The failures always seem to have one thing in common: They over-analyse every single opportunity and end up talking themselves out of something before they even get started.
I did not get lucky when I made my WordPress plugin that generated more than $300,000. I had to have the idea. I had to build it.
Similarly, I did not get lucky when I made over $1M from this business model last year. I believed in it, and myself, and took action.
Step #3: Choose a domain name (and fast)
I would prefer to put this as a single sentence, rather than a step, but I can’t do that.
The reason why is because I get asked about which domain to choose more than any other question when it comes to the rank and rent model.
Let me just say before I get into more detail: It matters 1% as much as you think it does.
After all, you’re reading this on a website called ViperChill.com.
What does ViperChill mean? Absolutely nothing. It has zero context in the internet marketing world, yet I still have an email subscriber list of over 100,000 people who follow the brand.
If that doesn’t show you how little your domain matters, then nothing will.
That being said, choosing a domain for the R&R model is different to choosing one for a blog.
A blog should be brandable and ‘clean’, whereas R&R should be more relevant and it doesn’t have to be brandable.
My rule for choosing a domain is generally this: Pick something with one word from your chosen keyphrase and one to do with marketing and / or services.
For example, if I’m in the Yacht Rental niche then I’ll choose a name like YachtRank or YachtingMiami.
While exact-match domains (yachtrentalmiami.com) do still have some weight in Google, it’s decreasing over time and it’s generally better to stay away from them.
I recommend only getting a .net or .com domain unless you’re trying to focus on a country-specific ranking.
For example, .co.uk, .com.au or .ca are acceptable if you’re focused primarily on the UK, Australia or Canada.
If you spend more than 30 minutes deciding on a domain name then you’ve already spent 25 minutes too long.
Over analyse this step and you’ll over-analyse everything, which will lead to no action.
I want you to take action, so trust me on this one.
Step #4: Set-up a very basic website
The websites I build to rank and rent consist of 4-5 pages.
Three of those pages are incredibly straight-forward (and fast) to put together. They are:
- An About page
- A Contact page
Just copy the results to a new page on your website.
My About page on each website is basically a 200-300 word ‘blurb’ of why I put the website together and who it’s for. Keep in mind that it’s unlikely this will ever be read, so don’t worry about spelling or grammatical mistakes.
Just make sure you write it yourself, so it’s unique.
There’s no excuse to having plagiarised or computer-generated content on a website that’s so small.
Your contact form does not have to work until your website is actually ranking.
It’s simply one of those things you should have in place to make your website appear to be a real, legitimate business.
That’s three of the five pages taken care of.
Page number four is your homepage.
This should be a page which you fill with at least 500 words of content, but preferably more than 1,000.
You can either outsource this for around $10 to someone on Upwork.com or write it yourself.
I prefer to write the content here myself (honestly) as it makes me feel like I’ve made more of an investment in the site rather than just putting up some shell, and I’m more likely to want to make it rank.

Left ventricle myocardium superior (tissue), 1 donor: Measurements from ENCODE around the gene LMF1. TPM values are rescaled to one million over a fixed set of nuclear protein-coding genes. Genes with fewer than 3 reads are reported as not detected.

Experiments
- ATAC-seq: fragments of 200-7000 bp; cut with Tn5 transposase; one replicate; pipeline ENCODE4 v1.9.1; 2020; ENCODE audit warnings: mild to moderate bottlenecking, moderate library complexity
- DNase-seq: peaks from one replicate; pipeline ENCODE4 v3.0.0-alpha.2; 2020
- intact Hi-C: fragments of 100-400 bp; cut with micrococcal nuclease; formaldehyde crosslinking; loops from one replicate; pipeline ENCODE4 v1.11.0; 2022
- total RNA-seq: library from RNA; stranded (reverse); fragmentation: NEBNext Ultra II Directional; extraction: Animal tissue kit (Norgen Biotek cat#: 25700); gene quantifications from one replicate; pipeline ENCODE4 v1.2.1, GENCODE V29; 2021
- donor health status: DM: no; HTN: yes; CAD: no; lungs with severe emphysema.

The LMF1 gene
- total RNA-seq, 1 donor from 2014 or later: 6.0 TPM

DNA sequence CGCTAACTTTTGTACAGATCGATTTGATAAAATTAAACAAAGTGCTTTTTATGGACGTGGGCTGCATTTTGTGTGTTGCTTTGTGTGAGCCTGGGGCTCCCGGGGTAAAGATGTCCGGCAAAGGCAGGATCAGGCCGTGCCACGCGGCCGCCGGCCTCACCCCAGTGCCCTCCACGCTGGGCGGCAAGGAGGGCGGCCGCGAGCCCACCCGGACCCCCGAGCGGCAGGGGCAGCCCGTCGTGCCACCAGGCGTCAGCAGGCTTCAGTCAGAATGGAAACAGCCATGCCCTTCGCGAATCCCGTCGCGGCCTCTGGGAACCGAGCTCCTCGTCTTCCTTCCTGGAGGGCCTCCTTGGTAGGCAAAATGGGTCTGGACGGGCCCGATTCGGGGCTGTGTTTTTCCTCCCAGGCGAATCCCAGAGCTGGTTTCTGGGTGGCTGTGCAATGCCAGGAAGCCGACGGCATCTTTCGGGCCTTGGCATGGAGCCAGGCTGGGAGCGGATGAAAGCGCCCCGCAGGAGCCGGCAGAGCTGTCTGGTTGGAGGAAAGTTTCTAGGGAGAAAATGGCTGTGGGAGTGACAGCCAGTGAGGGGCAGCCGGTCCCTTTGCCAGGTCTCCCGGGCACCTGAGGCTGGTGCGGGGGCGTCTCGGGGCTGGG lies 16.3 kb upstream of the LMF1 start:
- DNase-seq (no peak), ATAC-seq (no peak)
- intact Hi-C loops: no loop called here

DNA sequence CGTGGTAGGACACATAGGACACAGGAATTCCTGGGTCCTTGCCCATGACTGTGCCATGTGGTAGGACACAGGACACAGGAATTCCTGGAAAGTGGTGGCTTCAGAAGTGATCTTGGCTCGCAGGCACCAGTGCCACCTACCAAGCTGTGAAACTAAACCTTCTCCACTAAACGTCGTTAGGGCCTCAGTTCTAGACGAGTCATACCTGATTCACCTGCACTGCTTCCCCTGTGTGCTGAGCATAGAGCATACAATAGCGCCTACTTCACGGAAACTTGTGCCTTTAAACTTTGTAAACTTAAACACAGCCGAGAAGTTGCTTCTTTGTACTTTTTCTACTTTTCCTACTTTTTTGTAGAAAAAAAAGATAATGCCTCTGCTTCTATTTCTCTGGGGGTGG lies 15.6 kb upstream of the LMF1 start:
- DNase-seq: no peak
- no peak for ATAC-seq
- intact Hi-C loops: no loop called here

Once again, the content here is not really designed to be read by anyone. It’s simply there to make your website appear to be a ‘normal’ website, and normal websites have content on them.
I write about the niche I’m in, what my website is designed to do and who it’s for.
There is a lot of rambling, not unlike this page – heh – but it’s relevant to my niche.
Write the page for people, not search engines.
Ignore anything you may have read about ‘Keyword Density’ or ‘over-optimisation’. Just write for people and you’ll be fine.
The final page I add to the site is basically the same thing again. Another 500-1,000 words on the service or industry I’m focused on. Whether that’s yachting, pool resurfacing or office rental in New York.
Unlike the other pages I’ve discussed, this is optional. I just think it’s better to have 2,000 words on a website than 1,000, and that’s why I add it.
Step #5: Build backlinks to rank your website in Google
Have you ever wondered why one site ranks 10th in Google and another ranks 1st?
Does someone at Google just prefer that website?
Is one website newer than the other one?
Does one have more content?
With billions upon billions of pages in Google’s search results, I can assure you that they are not being ranked manually.
They literally couldn’t be.
Consider this: 20% of Google searches performed every single day have never been searched for before in the history of Google.
Quite incredible isn’t it?
Almost unbelievable, until you think of all the world events that happen on a daily basis.
For instance, people have just been performing billions of queries about the 2016 Rio Olympics and the results for various events.
Of course they hadn’t been searched for before: The events hadn’t happened yet.
So how does Google determine who deserves to rank for queries about Michael Phelps’ medal tally?
While I don’t want to entirely over-simplify how Google works, the core component of their ranking algorithm is backlinks.
Backlinks are links from one website to another.
Essentially, the websites ranking on page one of Google typically have more backlinks than the websites on page two of Google.
In other words, they got more websites to link to them and thus Google views the result as being more important.
I’ve embedded a 10-minute video for you below if you would like to learn more about how this works.